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3540. Topics in Human Rights Practice

3.00 credits | May be repeated for a total of 9 credits.

Prerequisites: Instructor consent.

Grading Basis: Graded

Seminar on topics in theoretical and practice-based knowledge and skills related to human rights. Topics vary by semester.

Last Refreshed: 28-NOV-23 AM
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Term Campus Instruction Mode Instructor Section Session Schedule Location Enrollment Notes
Fall 2023 Storrs Online Synchronous Sirmed, Marvi 001 Reg MoWe 4:40pm‑5:55pm
No Room Required - Online 24/25 This course focuses on the role of digital media and journalism to realize a range of human rights concerns. In pursuit of understanding the intrinsic link between journalism and human rights; as well as the enhanced role of media (new and traditional) in human rights practice, we examine we examine the media landscape and ecosystem, how it impacts human rights reporting, the limitations of human rights practitioners including journalists, and how to plan human rights advocacy by effectively engaging media. This course draws upon numerous examples of how reporting on human rights issues has become more ubiquitous and, in some ways, more challenging given the rise of the internet and social media. We include case examples from different regions and countries, with special attention devoted to South Asia and the United States given the background and expertise of the course instructors. The course will provide an opportunity for students to consider how to share insights into human rights issues and develop advocacy campaigns using different social media: Facebook, Twitter, Google Plus, email, television and radio. Topics include citizen and community journalism, social networks and independent media, as well as social media strategies of underground and international advocacy organizations in human rights campaigning. This course is open to all majors and students of all experience levels, from first-years to seniors!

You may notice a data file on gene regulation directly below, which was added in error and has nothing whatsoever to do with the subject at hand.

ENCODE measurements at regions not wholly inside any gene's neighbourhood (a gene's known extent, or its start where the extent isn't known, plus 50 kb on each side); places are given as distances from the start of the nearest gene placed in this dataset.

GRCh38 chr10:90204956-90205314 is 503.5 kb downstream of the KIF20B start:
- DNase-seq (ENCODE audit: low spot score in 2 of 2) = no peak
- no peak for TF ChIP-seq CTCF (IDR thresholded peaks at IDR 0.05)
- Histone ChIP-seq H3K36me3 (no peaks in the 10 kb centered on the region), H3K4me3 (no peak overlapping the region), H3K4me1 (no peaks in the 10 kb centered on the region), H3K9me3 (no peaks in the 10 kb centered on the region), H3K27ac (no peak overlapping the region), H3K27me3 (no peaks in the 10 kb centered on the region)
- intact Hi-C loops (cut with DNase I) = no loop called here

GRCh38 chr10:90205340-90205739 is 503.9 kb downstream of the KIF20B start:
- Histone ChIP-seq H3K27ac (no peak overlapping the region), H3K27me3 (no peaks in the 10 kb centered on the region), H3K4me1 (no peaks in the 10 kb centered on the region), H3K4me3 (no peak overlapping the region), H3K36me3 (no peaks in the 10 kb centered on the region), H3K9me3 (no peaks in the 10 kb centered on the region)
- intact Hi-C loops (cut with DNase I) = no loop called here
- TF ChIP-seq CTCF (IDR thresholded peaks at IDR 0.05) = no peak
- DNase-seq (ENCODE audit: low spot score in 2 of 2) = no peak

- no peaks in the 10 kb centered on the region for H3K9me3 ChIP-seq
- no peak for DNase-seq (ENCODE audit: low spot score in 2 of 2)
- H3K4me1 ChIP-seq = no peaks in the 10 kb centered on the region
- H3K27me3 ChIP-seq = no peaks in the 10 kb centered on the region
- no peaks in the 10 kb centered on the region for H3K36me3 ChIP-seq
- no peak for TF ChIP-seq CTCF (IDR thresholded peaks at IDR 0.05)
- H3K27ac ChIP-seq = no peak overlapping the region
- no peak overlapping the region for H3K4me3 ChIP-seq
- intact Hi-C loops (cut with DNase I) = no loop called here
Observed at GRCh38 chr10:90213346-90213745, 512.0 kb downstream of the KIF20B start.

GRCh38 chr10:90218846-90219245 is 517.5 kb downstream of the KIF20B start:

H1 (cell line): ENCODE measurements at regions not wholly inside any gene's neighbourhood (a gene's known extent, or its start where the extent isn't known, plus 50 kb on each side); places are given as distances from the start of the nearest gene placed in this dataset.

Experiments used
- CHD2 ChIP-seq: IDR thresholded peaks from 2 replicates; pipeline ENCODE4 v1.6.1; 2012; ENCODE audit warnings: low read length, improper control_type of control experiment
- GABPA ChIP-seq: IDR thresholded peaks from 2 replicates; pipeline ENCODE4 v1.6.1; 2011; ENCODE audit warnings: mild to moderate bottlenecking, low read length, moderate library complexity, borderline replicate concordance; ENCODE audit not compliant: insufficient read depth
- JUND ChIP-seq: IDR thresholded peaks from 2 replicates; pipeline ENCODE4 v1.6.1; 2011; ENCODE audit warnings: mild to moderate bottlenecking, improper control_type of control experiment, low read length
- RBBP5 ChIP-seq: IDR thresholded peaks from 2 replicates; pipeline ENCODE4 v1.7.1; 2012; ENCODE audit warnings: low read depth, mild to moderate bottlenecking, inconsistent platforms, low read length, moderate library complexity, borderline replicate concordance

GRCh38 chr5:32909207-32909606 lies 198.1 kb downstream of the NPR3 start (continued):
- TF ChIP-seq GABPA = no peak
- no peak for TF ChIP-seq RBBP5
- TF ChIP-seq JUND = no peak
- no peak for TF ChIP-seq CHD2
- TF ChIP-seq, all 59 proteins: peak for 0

Spring 2024 Storrs In Person 001 Reg TuTh 12:30pm‑1:45pm
KNS 201 6/20 Course Notes: In the media-saturated environment we live in, our perceptions about various issues, including those concerning human rights are shaped and negotiated through diverse media forms. This course aims to equip students with a critical lens to understand the institution of media, human rights discourse and representational practices around it. The specific focus of the course is to discuss issues related to the intersectional making of gender, race and coloniality as human rights debates and the way in which media create, respond and circulate them in order to retain or subvert existing perceptions. Media, situated at the intersections of being a service and industry, often generate debates that align with interests of the dominant and powerful sections. However, in popular culture, we also encounter examples of subverting the same power structures based on gender, sexuality, race or other forms of coloniality. As human rights framework increasingly engages with debates beyond state paradigms, the course intends to deliberate on these debates in diverse contexts, not just in relation to colonial empires, but also as continuing systems of dominance. In addition to understanding media as the site of these debates, the course would also discuss examples of media repression by the state and overpowering capitalist markets in a global context. Three major themes/readings of the course would include critically understanding media (as an institution and as a site of repression), human rights with reference to gender, race and coloniality; and representational practices. In addition to lectures based on the readings, film screenings, podcasts and discussion would be part of the course.